Greg Bunbury, Josefina Bravo and James Lloyd joined together for Week 9 of Spring term provide their feedback and tips on students current projects, Real Jobs and personal work, offering advice on how to improve and enhance designs for upcoming deadlines and submissions.
American Revolution, Legal History and Politics
Matt from Part 2 shared his current project for the Design Practice module where he is designing a ‘collection’ of books taken from The Oxford University Press’ A Very Short Introduction. With 700 titles to choose from, Matt selected American Revolution, American Legal History and American Politics. His very distinctive focal points, connected all books together with the torn documents treated in the same way in terms of placements and size. He received feedback on this link and tutors questioned whether they need to be handled in the same way or if they can still be impactful with slight differences so that they are all not so uniform. James then showed examples of existing book covers with visually similar designs that are also different. He was advised of the potential ethical issues of ‘tearing up’ historical documents – however this was counter argued for the visually aesthetic look of the piece which was made more of a statement than a solid document and was therefore offered a variety of ways to still hold this effect, such as rolled up or folded paper. Matt was praised for his strong ‘American’ colour scheme and legibility of all three sleeves but was warned of an odd title placement which is quite close to the margin.
Film, World and Early Music
Also preparing for the submission of the same project, Jasmine showed her book jackets for her selection of Film music, World Music and Early Music. Tutors and students enjoyed the connection between the elements of Jasmines designs, however Greg offered a suggestion to standardise angles of the instruments to create uniformity between the set and so text can sit in the same yet legible way. James suggested that the piano works best and advised Jasmine to consider different instruments which work in the same way as the piano and designed with the same dimensions and the design for World Music appears more realistic than the others. Josefina commented on how the client details were positioned well, such as the barcode and how each page works well when stood alone.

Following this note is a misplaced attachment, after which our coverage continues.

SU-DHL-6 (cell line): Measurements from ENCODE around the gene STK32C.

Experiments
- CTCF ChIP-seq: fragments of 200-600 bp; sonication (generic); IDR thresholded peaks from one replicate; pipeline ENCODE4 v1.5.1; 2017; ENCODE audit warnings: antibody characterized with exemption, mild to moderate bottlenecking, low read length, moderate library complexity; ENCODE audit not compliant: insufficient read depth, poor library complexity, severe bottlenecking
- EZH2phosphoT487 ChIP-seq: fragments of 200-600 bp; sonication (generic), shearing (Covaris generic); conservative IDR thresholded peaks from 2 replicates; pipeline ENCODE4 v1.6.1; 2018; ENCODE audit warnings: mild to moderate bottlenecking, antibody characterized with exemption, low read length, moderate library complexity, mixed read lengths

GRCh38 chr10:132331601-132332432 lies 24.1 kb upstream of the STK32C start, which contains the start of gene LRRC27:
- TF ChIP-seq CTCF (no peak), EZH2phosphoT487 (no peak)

Planets, Stars and the Black Hole
Again, with the same project, Tristan showed his book sleeves for Planets, Stars and the Black Hole to create his collection. Josefina stated how there was good visual impact in the three and how it was interesting to add all three on the inside flap. Greg offered advice to separate the authors name from the publisher as it could appear as misleading being too close to each other and James suggested editing methods within Photoshop to create further definition.
The Village Florist
Next was Part 1, Jony who showed his mobile web design for the Integrated Design module which required two working features using a prototype for an existing website that needs upgrading. Jony chose the The Village Florist and went through the pages of his file explaining how the features would work. Tutors enjoyed the way there was many ways to navigate to one place from a variety of different points such as the burger menu, links and actual clickable images but suggested how the website needs to look more like a website rather than an app in terms of placements and layout. Jony learnt how to connect an element to a certain part of the page instead of just to the top.
Similarly, Mathew showed his website prototype, for The Washbox, a laundry service in Reading, and had features of collection and delivery as well as a walk in facility. Mathew explained the navigation of a user on his website well and was advised by Josefina of the cluttering of elements on his homepage and how to prioritise entry points for different pages with methods such as colour. James suggested the use of alternative imagery to grab the users attention instead of the existing one.
Drawing the session to a close, students expressed their gratitude for tutors who offered advice on ways to improve their current work.
‘I liked seeing other students work to gain inspiration!’
‘Feedback from different people with different experiences; a chance to show the tutors the work I wanted feedback on but might not have shown otherwise.’
‘Greg, Josefina and James’ advice was really helpful as they’re not all tutors I would usually see.’
‘It is very valuable getting feedback on my word as well as hearing feedback on others!’
Feedback Jam is a great way to gain different perspectives on both professional and personal work and is extremely valuable to being open to constructive criticism and and considering tips on how to progress.